Federal pay freeze still on table in payroll tax cut talks?

By Jolie Lee
Federal News Radio

Federal employees were safe from another year of a pay freeze and changes to their annuity formula in the two-month payroll tax cut bill passed by the Senate this weekend. But now House Republican leaders are shunning the bipartisan bill, wanting to write their own version.

Without congressional action, the payroll tax would rise 2 percentage points on Jan. 1.

The House scheduled a vote late Monday. It’s unclear whether or not a House version of the bill would include any changes to federal pay and benefits.


Last week, the House passed a payroll tax cut extension that extended the federal pay freeze for one more year and changed the federal annuity from a high-three to a high-five formula. The House bill also increased federal employees’ pension contributions by 0.5 percent annually, until it reaches 2.3 percent in 2015. The Senate rejected the bill.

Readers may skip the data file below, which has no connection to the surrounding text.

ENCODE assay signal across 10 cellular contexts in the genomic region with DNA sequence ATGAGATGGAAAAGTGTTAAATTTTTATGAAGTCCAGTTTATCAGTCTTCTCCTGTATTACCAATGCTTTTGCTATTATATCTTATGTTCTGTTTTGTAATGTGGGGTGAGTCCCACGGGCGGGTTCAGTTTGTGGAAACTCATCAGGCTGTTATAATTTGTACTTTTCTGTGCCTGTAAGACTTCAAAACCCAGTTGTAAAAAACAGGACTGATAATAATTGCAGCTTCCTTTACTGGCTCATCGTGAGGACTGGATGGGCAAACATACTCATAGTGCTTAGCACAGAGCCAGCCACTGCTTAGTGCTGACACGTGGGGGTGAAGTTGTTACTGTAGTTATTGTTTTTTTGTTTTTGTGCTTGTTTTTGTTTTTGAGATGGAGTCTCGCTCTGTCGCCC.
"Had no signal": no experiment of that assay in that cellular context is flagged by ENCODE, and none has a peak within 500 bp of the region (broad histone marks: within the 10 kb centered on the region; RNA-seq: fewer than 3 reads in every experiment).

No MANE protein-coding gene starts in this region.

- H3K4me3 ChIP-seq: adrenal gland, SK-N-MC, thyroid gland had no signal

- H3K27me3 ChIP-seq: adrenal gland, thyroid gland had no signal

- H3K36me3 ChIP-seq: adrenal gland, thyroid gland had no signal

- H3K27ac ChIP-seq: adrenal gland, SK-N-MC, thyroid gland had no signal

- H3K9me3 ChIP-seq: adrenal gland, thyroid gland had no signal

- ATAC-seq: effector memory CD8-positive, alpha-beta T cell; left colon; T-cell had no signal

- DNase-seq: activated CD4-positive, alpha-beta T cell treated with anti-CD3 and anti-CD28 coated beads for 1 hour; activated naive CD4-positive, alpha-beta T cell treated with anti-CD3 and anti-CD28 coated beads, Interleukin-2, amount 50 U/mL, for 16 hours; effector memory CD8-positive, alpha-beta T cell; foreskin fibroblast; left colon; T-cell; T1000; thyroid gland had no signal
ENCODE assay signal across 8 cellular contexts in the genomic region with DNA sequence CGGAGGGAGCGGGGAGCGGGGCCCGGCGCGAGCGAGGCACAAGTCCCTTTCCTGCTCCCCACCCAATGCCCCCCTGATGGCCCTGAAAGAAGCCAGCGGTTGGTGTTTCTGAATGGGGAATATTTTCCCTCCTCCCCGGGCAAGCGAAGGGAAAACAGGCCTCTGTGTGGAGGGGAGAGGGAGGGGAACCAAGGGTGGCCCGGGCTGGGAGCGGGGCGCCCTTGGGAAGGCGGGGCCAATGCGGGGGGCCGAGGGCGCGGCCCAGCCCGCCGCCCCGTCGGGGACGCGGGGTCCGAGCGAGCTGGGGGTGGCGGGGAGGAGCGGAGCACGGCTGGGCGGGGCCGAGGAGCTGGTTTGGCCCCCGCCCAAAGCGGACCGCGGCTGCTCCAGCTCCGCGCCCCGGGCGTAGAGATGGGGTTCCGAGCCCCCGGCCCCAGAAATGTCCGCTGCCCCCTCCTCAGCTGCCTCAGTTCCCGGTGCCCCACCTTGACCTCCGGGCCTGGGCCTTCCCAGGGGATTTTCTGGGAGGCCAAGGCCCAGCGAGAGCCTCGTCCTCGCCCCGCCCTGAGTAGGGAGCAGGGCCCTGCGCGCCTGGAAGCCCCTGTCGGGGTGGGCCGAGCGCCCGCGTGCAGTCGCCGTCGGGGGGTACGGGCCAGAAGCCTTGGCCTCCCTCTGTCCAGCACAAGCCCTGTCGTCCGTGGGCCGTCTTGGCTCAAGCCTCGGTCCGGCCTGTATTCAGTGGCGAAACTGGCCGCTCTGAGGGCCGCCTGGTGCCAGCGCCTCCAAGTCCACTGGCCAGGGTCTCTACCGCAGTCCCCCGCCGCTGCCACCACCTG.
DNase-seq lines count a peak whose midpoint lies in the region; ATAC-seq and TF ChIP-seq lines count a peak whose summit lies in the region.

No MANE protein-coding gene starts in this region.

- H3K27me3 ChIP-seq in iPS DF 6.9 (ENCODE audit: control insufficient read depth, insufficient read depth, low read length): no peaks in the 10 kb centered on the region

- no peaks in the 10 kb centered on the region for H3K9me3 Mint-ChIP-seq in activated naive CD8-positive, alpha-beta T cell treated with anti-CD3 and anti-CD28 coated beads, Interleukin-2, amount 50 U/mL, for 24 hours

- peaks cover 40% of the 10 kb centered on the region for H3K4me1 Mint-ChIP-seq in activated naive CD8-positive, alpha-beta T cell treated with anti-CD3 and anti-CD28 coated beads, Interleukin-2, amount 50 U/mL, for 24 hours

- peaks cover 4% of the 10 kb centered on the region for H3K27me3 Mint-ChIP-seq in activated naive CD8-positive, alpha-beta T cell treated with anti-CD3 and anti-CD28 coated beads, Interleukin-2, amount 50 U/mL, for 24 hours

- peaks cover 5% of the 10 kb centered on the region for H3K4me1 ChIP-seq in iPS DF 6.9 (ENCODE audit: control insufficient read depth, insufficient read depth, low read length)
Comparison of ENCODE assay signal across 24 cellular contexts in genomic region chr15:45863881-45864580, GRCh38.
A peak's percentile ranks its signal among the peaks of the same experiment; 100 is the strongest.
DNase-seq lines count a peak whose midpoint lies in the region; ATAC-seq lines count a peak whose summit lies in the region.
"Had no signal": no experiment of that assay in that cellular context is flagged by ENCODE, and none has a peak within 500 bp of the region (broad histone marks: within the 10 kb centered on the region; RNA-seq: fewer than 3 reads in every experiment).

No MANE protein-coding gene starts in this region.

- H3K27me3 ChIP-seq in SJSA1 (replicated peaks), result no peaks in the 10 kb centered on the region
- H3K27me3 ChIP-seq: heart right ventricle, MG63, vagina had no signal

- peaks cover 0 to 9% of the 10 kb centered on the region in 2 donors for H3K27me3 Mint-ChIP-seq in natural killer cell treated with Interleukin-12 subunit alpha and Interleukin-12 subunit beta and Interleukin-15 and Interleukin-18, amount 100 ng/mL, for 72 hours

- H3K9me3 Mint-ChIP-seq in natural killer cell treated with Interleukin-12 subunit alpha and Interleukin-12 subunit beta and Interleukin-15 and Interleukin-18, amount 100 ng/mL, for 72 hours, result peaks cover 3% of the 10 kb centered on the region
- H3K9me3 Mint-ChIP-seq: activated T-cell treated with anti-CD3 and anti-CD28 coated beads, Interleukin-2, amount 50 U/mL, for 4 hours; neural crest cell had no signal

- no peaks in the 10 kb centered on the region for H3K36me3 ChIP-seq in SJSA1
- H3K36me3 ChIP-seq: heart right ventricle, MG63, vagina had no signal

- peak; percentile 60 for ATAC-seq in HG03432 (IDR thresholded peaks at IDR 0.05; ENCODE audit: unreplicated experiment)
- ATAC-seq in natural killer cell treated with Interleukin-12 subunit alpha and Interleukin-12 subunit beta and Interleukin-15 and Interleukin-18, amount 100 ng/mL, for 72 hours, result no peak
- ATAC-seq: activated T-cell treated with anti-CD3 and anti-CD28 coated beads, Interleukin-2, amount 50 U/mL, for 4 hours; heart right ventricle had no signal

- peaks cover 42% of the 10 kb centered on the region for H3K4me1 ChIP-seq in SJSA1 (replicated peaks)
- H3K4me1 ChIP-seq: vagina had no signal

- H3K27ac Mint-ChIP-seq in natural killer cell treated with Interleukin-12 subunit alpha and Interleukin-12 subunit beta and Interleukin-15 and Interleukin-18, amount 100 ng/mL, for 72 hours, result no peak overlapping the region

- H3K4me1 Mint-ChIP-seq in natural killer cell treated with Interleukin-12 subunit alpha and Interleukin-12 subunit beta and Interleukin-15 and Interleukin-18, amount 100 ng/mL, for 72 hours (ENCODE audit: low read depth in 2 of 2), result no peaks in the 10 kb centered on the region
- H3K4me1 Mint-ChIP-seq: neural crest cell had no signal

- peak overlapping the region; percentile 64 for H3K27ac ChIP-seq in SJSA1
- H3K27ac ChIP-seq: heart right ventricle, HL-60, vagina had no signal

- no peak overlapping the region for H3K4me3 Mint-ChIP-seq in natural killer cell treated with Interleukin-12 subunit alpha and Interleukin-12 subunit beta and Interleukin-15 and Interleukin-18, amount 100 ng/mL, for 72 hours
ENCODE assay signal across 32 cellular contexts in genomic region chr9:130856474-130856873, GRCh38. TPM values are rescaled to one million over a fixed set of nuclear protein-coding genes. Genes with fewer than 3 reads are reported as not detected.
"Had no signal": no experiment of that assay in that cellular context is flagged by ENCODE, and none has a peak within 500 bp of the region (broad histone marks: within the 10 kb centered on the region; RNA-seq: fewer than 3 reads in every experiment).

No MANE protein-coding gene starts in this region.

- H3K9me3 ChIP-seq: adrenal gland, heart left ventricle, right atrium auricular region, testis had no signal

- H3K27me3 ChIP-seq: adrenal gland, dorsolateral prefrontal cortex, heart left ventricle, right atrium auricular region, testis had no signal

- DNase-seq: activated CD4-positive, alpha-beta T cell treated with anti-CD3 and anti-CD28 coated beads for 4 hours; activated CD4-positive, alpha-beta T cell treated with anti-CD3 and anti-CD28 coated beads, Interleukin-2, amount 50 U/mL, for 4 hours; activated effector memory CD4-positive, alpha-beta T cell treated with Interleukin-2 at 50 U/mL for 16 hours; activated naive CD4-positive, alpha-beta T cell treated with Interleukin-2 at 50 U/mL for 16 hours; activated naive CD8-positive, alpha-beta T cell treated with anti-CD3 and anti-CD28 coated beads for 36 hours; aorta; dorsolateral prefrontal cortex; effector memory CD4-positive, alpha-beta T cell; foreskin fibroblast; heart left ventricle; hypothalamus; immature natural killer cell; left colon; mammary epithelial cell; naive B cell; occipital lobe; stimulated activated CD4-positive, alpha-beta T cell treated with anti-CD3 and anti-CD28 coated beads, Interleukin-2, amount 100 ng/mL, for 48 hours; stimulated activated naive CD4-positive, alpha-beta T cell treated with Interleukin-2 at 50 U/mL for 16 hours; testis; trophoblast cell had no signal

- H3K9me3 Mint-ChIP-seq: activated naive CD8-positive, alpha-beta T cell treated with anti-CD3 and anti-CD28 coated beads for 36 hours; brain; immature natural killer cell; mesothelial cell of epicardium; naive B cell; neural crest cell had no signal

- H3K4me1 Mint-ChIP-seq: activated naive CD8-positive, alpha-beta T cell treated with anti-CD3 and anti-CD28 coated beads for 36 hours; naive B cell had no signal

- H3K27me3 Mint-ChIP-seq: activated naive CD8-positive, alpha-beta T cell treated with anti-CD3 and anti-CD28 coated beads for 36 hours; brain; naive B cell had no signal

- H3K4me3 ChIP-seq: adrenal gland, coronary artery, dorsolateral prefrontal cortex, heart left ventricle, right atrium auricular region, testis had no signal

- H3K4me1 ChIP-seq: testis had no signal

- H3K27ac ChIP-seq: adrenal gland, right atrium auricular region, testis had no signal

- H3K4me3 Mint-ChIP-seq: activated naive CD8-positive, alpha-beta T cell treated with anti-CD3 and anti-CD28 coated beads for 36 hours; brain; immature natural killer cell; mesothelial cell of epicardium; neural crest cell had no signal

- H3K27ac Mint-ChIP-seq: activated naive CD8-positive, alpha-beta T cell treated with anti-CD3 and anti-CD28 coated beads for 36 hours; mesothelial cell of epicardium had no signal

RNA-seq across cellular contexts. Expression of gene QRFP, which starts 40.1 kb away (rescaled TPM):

The bill passed this weekend by the Senate extends the tax cut for two months by increasing fees charged by Fannie Mae, Freddie Mac and the Federal Housing Administration by one-tenth of 1 percentage point.

But House Speaker Rep. John Boehner (R-Ohio) said on Sunday’s Meet the Press that two months is “just kicking the can down the road.” Boehner did not specify the changes he would like in the bill, but touted “reasonable reductions in spending.”

The Senate bill also includes a provision dear to Republicans that would force President Obama to approve a proposed Canada-to-Texas oil pipeline within 60 days unless he declares the project would damage the national interest.

The President had previously said he would make no decision on the Keystone XL pipeline until 2013, allowing him to wait until after next November’s elections to choose between two Democratic constituencies: unions favoring the project’s thousands of jobs and environmentalists opposed to its potential pollution and massive energy use. Obama initially threatened to kill the payroll tax bill if it included the pipeline language but eventually retreated.

One potential hindrance to quick approval of a new payroll tax bill is the Senate’s adjournment. It would take approval from all 100 senators to let the Senate hold any votes before the chamber’s late January return.

The Associated Press contributed to this story.


Comparison of House, Senate payroll tax cut bills

House GOP payroll tax plan includes federal pay freeze, retirement changes